Playing with Cargo-Bot


Over the weekend, I read about Cargo-Bot.  It really caught my interest for two reasons.

  • it was created on an iPad using Codea;
  • it’s a game that includes Computer Science concepts.

I have downloaded the Codea and played with it previously.  “Hello World” and a quick calculator was truly the extent of my use.  I guess I’m just a keyboard type of programmer guy.

So, I just had to check it out.  It’s a free download from here.

Within seconds of downloading, I had it up and running.  The “How was this game created?” was really interesting but how does it play?  There’s a tutorial – tutorials are for wimps – let’s give it a shot.  I loaded the “Easy” level.

Hey, this looks like the classic “Tower of Hanoi”.  It took me a couple of minutes to realize that the items from the Toolbox didn’t work immediately.  You have to drag them over into a Prog line and then click the big green play to make things happen.  So, I fiddled a bit and got the knack.  The idea is to move the cargo boxes in the stack to the layout in the goal.

It was a good bit of noodling but I finally got it to work.  Then, there’s a nice surprise!  You get the opportunity to record your actions and this recording ends up in the Photo library on the iPad.  But, from there, you can upload the result to YouTube!  So, here’s the result of my first attempt.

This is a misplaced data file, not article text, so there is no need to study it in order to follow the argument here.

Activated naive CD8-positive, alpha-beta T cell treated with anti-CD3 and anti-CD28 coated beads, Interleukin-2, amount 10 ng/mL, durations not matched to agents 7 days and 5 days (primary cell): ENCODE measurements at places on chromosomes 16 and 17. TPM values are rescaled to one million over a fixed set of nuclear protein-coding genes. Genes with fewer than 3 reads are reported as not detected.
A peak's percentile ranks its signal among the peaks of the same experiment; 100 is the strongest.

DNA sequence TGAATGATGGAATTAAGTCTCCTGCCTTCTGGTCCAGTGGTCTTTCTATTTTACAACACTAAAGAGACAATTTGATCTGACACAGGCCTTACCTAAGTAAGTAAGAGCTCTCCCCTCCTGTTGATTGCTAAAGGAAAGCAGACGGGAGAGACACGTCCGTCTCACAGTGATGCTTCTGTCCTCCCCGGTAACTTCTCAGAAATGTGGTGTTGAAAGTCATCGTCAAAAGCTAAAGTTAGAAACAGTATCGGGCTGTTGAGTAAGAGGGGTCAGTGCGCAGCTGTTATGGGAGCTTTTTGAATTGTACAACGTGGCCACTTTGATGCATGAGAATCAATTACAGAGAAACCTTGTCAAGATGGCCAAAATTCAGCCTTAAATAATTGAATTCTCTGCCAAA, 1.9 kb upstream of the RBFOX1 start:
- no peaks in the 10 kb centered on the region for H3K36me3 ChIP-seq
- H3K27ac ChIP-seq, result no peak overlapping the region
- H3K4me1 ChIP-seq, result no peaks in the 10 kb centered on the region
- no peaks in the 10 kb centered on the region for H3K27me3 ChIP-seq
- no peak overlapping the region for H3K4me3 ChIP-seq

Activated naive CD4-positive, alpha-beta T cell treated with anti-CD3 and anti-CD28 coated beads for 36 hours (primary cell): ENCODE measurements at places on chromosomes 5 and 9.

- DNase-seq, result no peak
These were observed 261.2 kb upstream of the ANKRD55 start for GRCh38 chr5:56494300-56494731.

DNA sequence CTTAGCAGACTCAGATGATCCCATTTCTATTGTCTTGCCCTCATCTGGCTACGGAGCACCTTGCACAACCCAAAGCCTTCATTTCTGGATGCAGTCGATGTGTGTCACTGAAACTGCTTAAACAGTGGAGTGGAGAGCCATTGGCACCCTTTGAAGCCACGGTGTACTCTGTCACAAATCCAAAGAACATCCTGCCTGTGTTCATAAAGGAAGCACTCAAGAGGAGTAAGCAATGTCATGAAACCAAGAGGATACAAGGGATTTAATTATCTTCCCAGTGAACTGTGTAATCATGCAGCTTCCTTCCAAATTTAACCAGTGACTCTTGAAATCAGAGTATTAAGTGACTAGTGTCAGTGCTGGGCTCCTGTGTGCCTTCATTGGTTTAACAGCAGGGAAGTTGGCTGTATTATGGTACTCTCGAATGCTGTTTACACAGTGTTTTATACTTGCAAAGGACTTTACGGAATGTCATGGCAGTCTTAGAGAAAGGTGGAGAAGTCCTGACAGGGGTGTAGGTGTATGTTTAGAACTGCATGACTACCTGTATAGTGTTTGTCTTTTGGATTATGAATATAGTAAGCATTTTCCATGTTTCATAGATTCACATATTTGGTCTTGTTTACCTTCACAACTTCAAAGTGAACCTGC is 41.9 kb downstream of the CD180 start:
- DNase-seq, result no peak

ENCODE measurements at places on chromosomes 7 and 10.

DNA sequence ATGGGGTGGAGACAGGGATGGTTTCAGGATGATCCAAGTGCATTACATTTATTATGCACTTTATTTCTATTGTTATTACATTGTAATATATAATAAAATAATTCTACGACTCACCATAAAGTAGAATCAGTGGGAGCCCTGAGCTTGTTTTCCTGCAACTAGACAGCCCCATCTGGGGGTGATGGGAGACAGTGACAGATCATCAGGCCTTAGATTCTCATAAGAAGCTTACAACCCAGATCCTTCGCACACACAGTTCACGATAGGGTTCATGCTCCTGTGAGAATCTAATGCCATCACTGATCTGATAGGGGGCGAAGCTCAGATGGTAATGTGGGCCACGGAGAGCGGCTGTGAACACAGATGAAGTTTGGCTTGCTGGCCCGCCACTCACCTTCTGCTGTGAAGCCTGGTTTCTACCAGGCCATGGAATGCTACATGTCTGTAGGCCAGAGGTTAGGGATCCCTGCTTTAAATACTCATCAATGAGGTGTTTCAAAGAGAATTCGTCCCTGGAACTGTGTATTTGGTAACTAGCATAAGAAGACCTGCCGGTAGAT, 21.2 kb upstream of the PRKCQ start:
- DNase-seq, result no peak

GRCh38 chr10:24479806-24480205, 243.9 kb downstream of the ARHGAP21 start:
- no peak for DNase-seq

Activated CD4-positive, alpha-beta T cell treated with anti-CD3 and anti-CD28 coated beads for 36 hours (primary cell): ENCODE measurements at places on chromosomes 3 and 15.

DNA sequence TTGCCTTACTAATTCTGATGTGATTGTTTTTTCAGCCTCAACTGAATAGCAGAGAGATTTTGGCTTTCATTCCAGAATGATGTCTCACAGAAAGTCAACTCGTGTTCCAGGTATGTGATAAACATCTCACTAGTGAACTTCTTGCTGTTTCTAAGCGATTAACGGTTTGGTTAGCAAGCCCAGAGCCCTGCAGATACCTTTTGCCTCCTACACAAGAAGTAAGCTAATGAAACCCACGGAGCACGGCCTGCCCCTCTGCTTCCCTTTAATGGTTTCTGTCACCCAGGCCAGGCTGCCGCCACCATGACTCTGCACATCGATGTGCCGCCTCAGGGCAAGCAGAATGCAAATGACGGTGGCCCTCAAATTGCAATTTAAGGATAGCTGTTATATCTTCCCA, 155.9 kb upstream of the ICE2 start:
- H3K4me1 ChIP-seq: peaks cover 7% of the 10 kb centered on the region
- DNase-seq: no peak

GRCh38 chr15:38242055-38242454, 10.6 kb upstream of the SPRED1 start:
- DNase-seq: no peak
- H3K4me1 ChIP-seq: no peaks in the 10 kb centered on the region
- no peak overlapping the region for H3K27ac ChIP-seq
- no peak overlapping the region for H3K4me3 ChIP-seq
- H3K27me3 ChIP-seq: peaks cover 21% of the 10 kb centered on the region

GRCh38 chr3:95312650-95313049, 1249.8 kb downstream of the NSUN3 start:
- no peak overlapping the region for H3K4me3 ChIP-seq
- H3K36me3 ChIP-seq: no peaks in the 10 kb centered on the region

I played it a couple of times feeling pretty good and smug about myself.  But, then I looked really closely and saw that I got one star for my efforts.  Whaaaa……

Now, I’ve played enough Angry Birds to know that one star is a feeble effort.  It gets the job done but that’s about it.  What did I miss?  How could I make it better?

Time to give in, I guess.  I tapped “Hints” and found that the shortest solution uses 5 registers.  I appreciate that now we’re using computer science language.  Expecting to do some reading, I was pleasantly surprised that the tutorials were actually puzzles to solve showing the concepts.  I worked my way through a couple and got the concepts of looping, routines, and conditional operations.  And, more importantly, the advice that “Shorter programs are awarded more stars”.  That made me smile.  Optimize the code; forget brute force.  I like this very much.

So, it was back to the first puzzle and I’m now getting it.